A local couple had a very big weekend in Utah.
Steve Bognar and his partner Julia Reichert, a Wright State University professor emeritus, picked up the U.S. documentary directing award for their film “American Factory” at the 2019 Sundance Film Festival in Park City.
Now Netflix is on the verge of buying the world rights to “American Factory,” according to Deadline.
Hollywood Reporter says the deal for the “culture-clash documentary”
is just south of $3 million.
In addition, “Clemency,” a film by former assistant professor of motion pictures at Wright State Chinonye Chukwu, won the U.S. Grand Jury Prize: Dramatic at Sundance.
“Clemency” centers around a prison warden as she prepares to carry out the execution of a death-row inmate.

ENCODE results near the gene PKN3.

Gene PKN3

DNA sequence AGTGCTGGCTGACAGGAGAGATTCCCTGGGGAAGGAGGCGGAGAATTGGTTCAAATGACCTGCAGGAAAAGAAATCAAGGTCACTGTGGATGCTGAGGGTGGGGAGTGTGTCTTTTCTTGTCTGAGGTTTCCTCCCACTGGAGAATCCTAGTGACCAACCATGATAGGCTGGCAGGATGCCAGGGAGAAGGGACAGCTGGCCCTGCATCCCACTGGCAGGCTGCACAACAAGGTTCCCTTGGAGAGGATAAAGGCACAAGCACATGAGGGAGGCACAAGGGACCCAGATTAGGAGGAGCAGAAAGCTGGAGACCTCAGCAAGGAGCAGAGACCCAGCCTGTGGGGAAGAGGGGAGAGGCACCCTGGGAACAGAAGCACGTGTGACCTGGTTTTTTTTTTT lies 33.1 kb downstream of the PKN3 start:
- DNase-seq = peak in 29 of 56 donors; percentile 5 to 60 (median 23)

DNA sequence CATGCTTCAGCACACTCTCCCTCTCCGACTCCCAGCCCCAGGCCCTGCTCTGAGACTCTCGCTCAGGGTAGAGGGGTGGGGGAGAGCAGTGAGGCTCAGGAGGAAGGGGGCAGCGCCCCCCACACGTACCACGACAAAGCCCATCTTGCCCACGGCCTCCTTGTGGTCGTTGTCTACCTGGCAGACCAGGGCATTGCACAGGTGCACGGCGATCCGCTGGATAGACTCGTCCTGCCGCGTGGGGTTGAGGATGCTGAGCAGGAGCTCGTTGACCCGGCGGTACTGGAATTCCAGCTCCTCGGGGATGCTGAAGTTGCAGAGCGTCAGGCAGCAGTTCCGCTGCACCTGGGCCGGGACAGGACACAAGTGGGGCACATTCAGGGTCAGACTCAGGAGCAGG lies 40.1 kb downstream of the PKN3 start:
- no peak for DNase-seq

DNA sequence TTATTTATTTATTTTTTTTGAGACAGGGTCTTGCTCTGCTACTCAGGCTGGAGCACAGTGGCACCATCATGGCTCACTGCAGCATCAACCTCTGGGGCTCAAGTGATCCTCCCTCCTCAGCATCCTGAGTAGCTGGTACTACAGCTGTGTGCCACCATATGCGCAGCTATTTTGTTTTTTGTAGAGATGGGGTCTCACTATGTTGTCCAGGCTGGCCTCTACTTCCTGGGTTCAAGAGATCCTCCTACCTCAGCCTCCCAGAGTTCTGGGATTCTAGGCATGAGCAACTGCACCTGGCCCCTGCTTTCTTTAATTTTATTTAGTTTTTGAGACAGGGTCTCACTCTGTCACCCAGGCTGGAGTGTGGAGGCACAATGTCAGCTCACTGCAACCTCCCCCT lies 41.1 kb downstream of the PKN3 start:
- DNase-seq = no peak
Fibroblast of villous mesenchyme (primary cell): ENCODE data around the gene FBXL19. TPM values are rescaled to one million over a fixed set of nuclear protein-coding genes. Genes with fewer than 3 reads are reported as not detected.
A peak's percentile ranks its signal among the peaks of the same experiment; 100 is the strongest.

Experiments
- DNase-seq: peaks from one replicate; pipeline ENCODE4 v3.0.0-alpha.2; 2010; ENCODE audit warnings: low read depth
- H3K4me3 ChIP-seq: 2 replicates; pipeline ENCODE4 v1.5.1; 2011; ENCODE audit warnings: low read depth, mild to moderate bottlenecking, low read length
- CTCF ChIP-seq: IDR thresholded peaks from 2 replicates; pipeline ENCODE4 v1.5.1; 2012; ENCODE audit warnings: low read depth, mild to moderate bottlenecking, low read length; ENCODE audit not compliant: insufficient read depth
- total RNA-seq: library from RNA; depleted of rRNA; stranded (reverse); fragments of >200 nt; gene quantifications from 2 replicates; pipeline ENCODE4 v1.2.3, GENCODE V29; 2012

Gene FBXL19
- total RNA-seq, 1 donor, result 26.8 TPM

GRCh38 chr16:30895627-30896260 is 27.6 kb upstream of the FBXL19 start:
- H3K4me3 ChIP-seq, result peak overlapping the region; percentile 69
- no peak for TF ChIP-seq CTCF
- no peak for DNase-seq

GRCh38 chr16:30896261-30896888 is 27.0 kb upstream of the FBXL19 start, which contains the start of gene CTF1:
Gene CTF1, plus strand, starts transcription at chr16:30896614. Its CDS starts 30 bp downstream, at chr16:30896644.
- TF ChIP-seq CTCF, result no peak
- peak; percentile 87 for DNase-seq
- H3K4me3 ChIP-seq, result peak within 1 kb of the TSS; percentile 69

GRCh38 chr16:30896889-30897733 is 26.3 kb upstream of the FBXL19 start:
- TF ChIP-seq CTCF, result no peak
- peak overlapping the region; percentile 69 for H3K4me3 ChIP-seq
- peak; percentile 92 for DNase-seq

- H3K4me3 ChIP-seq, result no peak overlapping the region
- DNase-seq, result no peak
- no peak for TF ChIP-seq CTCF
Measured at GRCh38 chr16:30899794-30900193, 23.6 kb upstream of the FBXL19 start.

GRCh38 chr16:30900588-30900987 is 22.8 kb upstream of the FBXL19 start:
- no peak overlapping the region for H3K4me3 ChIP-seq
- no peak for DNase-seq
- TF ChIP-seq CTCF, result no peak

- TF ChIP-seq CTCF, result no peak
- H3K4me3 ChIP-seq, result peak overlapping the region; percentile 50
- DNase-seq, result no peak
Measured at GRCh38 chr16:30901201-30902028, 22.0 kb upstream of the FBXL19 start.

“American Factory” is set inside Fuyao Glass America in Moraine.
The film’s description on Sundance’s website reads:
In post-industrial Ohio, a Chinese billionaire opens a new factory in the husk of an abandoned General Motors plant, hiring two thousand blue-collar Americans. Early days of hope and optimism give way to setbacks as high-tech China clashes with working-class America.
Reichert and Bognar received an Academy Award nomination in the “Best Documentary (short subject)” category for their 2009 HBO film “The Last Truck” about the closing of that very same GM plant in Moraine.
Fuyao is located within the complex that once held a General Motors plant.
“Last Truck” was a third Oscar nomination for Reichert.
The longtime educator's films "Union Maids (1976)" and "Seeing Red (1983)" were nominated for Best Feature Documentary Academy Awards.
Her first film, "Growing Up Female," was selected for the National Film Registry of the Library of Congress.
Reichert and Bognar won the Exceptional Merit in Nonfiction Filmmaking Emmy in 2007 for their film “A Lion in the House.”